Natives incorporated several methods to hunt buffalo, the most impressive being the buffalo pound and buffalo jump. These methods killed hundreds of animals at a time, but never put a dent in the total populations and the Native’s used every piece of the animal and gave great respect to the spirit of the Bison for giving it’s life so they could eat.
Slaughter by the White Man
After the American Civil War which lasted from 1861 to 1865, industrialization brought new technology to treat previously unusable buffalo hides. This new tanning process, along with high prices offered for hides gave birth to a mass slaughter of magnificent proportions.
To European settlers, the buffalo supply seemed endless because of the massive size of the herds. The market for ammunition and guns at this time was enormous and upon prompting by hunters, Sharps at Bridgeport Connecticut designed and manufactured a special fifty-calibre rifle guaranteed to penetrate the tough buffalo hide.
Unlike the natives, hunters did not use the meat and only took the hides for trading, and humps which were considered a delicacy. The rest of the animal was left to rot and because of this mass slaughter, the countryside became littered with carcasses often several feet deep in certain areas.
The American Connection
The US government soon realized that the decimation of the herds forced natives to submit to federal authorities due to starvation, and so they began supplying hunters with free ammunition. During a joint assembly of House and Senate in Austin, General Phil Sheridan stated:
“Send them powder and lead if you will; but for the sake of lasting peace, let them kill, skin, and sell until the buffaloes are exterminated. Then your prairies can be covered with speckled cattle and the festive cowboy”General Phil Sheridan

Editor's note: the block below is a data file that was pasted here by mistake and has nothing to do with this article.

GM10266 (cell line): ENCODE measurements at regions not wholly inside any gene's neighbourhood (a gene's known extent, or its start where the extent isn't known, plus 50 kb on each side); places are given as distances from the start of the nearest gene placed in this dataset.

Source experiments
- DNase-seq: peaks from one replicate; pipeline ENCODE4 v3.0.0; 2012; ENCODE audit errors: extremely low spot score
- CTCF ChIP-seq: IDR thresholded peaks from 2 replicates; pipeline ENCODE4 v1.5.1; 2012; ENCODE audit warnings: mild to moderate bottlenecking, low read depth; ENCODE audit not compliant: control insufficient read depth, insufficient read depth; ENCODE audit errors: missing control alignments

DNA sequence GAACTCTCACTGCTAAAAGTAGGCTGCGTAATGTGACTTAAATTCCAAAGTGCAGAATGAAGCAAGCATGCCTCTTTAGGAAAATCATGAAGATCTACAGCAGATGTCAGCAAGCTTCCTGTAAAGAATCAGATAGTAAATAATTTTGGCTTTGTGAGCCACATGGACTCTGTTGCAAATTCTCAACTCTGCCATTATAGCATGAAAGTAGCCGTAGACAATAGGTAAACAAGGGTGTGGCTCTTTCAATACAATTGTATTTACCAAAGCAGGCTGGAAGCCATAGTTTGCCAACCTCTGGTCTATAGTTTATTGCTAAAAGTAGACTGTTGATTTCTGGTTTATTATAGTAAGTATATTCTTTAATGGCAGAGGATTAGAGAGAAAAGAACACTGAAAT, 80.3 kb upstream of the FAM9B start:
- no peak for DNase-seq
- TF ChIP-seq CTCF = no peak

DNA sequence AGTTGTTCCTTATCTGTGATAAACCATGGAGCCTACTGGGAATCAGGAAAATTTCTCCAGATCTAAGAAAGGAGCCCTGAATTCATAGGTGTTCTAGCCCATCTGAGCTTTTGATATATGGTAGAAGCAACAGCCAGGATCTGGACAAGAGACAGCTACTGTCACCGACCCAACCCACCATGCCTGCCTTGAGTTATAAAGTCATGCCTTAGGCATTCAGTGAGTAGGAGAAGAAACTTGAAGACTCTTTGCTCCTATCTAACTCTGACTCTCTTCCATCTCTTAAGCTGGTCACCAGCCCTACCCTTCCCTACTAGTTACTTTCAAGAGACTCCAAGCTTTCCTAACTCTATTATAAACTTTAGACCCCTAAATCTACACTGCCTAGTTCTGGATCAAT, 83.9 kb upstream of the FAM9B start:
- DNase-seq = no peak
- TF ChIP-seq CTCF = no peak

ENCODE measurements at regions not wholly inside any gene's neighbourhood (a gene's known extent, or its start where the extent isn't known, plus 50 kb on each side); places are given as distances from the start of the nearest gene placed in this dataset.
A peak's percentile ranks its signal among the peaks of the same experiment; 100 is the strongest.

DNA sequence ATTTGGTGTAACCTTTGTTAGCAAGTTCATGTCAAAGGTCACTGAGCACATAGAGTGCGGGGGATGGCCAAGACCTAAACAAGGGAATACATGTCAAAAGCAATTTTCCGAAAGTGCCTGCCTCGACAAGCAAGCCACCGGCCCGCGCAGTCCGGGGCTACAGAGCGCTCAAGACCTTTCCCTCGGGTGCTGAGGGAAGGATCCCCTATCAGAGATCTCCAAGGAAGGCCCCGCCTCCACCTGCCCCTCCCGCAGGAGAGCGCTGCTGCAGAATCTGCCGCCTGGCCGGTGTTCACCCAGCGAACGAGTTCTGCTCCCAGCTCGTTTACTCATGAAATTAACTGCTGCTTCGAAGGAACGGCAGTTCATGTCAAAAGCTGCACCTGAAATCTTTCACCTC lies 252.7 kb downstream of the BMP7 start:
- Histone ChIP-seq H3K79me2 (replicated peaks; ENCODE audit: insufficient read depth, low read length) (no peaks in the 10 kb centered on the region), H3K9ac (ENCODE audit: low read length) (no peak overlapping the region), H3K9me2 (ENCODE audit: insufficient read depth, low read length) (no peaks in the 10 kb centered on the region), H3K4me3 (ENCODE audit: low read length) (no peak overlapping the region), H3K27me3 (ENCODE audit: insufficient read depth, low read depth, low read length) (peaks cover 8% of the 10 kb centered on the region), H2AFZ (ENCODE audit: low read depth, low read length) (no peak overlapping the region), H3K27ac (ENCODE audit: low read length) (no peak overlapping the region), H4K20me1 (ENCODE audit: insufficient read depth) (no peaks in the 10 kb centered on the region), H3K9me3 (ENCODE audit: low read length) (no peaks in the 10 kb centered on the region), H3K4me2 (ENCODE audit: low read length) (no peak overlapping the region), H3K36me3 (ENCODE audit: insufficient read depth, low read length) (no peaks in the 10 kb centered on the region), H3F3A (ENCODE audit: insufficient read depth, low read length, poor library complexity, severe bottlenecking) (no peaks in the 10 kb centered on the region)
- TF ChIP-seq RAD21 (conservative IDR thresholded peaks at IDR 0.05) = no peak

By 1879 bison populations were declining. One hide company, I.G. Baker and Company in Fort Macleod, Alberta, Canada marketed 5,764 hides. Only five years before that 250,000 hides were marketed and in 1889 most trading companies were marketing zero hides. By the late 1900’s, it was estimated that fewer than 1,000 animals remained in North America.
Early Conservation Efforts
By the end of the 1800’s plains bison were only present on a few private ranches, the most important being the herd owned by Montana rancher Michel Pablo. During his life on the Flathead Indian Reserve located in western Montana, he met business partner Charles A. Allard and together in 1884 they negotiated the purchase of ten buffalo at $250 a head from Sam Walking Coyote.
In 1893, and eager Pablo along with Allard, purchased the herd of 44 animals belonging to Charles Jesse Jones. Jones, a reputable frontiersman had acquired this herd by scouring the country for stray buffalo calves whose parents had been killed by buffalo hunters. He brought along 20 female domestic cattle in his travels who were quick to form attachments with the hungry young buffalo.
By 1905 the herd grew to an impressive 400 head. However, during this time it was thought that the Flathead Reserve would soon be opened by the American Government for settlement, and grazing privileges would be revoked. Consequently, Pablo decided to sell the herd and was soon approached by representatives of the US and Canadian governments who each wished to purchase it. He rejected the American offer of $75 per head, and in 1906 sold the herd to the Canadian government for $200 per head. Surprisingly, 80% of buffalo today are descendants of the Pablo herd.